Kalam served as the Chief Scientific Adviser to the Prime Minister and the Secretary of the Defence Research and Development Organisation from July 1992 to December 1999. The Pokhran-II nuclear tests were conducted during this period in which he played an intensive political and technological role. Kalam served as the Chief Project Coordinator, along with Rajagopala Chidambaram, during the testing phase. Media coverage of Kalam during this period made him the country's best known nuclear scientist. However, the director of the site test, K Santhanam, said that the thermonuclear bomb had been a "fizzle" and criticisied Kalam for issuing an incorrect report. Both Kalam and Chidambaram dismissed the claims.
In 1998, along with cardiologist Soma Raju, Kalam developed a low cost coronary stent, named the "Kalam-Raju Stent". In 2012, the duo designed a rugged tablet computer for health care in rural areas, which was named the "Kalam-Raju Tablet".
Kalam served as the 11th President of India, succeeding K. R. Narayanan. He won the 2002 presidential election with an electoral vote of 922,884, surpassing the 107,366 votes won by Lakshmi Sahgal. His term lasted from 25 July 2002 to 25 July 2007.
On 10 June 2002, the National Democratic Alliance (NDA) which was in power at the time, expressed that they would nominate Kalam for the post of President, and both the Samajwadi Party and the Nationalist Congress Party backed his candidacy. After the Samajwadi Party announced its support for Kalam, Narayanan chose not to seek a second term in office, leaving the field clear. Kalam said of the announcement of his candidature:
I am really overwhelmed. Everywhere both in Internet and in other media, I have been asked for a message. I was thinking what message I can give to the people of the country at this juncture.
On 18 June, Kalam filed his nomination papers in the Indian Parliament, accompanied by Vajpayee and his senior Cabinet colleagues.
Kalam along with Vladimir Putin and Manmohan Singh during his presidency
The polling for the presidential election began on 15 July 2002 in Parliament and the state assemblies, with the media claiming that the election was a one-sided affair and Kalam's victory was a foregone conclusion; the count was held on 18 July. Kalam became the 11th president of the Republic of India in an easy victory, and moved into the Rashtrapati Bhavan after he was sworn in on 25 July. Kalam was the third President of India to have been honoured with a Bharat Ratna, India's highest civilian honour, before becoming the President. Dr Sarvepalli Radhakrishnan (1954) and Dr Zakir Hussain (1963) were the earlier recipients of Bharat Ratna who later became the President of India. He was also the first scientist and the first bachelor to occupy Rashtrapati Bhawan.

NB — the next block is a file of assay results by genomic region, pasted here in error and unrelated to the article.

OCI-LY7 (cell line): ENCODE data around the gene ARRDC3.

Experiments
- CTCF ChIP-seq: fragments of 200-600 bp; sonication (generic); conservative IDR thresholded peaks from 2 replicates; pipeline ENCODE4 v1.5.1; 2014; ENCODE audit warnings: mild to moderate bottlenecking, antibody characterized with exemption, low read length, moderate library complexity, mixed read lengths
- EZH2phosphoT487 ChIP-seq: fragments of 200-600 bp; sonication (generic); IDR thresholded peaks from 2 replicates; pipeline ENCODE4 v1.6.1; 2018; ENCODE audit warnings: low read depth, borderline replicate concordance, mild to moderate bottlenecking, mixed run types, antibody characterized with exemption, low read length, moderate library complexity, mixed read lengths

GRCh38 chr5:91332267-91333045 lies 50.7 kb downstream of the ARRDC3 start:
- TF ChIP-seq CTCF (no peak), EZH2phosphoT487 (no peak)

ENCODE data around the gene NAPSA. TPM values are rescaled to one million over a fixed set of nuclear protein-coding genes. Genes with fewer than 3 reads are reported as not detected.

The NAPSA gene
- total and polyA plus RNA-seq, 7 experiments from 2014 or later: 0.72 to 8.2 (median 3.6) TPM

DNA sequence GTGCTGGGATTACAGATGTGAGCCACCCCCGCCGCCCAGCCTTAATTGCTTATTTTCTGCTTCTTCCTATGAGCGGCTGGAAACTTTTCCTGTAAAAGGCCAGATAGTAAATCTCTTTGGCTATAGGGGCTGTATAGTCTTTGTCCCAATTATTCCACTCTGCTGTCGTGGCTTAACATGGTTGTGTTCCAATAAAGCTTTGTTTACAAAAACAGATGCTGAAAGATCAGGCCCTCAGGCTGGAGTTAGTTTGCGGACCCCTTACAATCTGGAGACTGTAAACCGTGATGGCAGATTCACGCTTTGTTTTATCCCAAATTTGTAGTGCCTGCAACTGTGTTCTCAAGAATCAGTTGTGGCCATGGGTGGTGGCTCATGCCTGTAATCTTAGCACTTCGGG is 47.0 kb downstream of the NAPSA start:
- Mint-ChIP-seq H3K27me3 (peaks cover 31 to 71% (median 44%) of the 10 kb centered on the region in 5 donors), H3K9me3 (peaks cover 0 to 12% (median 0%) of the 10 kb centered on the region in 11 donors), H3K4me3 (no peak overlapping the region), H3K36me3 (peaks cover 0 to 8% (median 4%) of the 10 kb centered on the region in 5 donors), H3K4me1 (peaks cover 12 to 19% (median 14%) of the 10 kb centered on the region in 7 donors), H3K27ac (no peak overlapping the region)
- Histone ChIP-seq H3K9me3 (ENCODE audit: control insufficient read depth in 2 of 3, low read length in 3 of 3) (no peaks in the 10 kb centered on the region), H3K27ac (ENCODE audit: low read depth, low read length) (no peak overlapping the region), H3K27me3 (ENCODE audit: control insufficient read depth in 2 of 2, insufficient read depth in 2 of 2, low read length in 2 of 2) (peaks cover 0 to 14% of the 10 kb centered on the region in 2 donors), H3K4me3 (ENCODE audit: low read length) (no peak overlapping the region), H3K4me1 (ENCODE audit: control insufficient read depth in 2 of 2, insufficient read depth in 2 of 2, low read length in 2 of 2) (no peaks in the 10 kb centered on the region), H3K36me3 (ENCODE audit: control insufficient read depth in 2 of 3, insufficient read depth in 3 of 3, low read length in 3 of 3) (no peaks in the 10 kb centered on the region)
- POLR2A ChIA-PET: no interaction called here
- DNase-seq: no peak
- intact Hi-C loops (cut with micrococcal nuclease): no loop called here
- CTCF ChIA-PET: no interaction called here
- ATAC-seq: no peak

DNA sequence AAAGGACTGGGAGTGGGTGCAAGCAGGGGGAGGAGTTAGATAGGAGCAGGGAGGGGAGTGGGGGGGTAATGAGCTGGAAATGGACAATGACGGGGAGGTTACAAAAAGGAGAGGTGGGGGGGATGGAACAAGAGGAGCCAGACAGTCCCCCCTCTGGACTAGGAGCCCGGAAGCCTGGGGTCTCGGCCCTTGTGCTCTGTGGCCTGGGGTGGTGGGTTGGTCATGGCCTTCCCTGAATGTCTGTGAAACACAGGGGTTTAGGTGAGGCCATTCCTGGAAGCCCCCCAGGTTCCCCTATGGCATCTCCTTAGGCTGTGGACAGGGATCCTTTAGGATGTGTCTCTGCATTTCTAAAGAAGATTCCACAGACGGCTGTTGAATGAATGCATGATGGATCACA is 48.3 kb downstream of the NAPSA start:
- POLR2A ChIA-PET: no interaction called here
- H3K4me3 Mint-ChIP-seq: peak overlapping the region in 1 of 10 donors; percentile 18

During his term as president, he was affectionately known as the People's President, saying that signing the Office of Profit Bill was the toughest decision he had taken during his tenure. Kalam was criticised for his inaction in deciding the fate of 20 out of the 21 mercy petitions submitted to him during his tenure. Article 72 of the Constitution of India empowers the President of India to grant pardons, and suspend or commute the death sentence of convicts on death row. Kalam acted on only one mercy plea in his five-year tenure as president, rejecting the plea of rapist Dhananjoy Chatterjee, who was later hanged. Perhaps the most notable plea was from Afzal Guru, a Kashmiri terrorist who was convicted of conspiracy in the December 2001 attack on the Indian Parliament and was sentenced to death by the Supreme Court of India in 2004. While the sentence was scheduled to be carried out on 20 October 2006, the pending action on his mercy plea resulted in him remaining on death row. He also took the controversial decision to impose President's Rule in Bihar in 2005.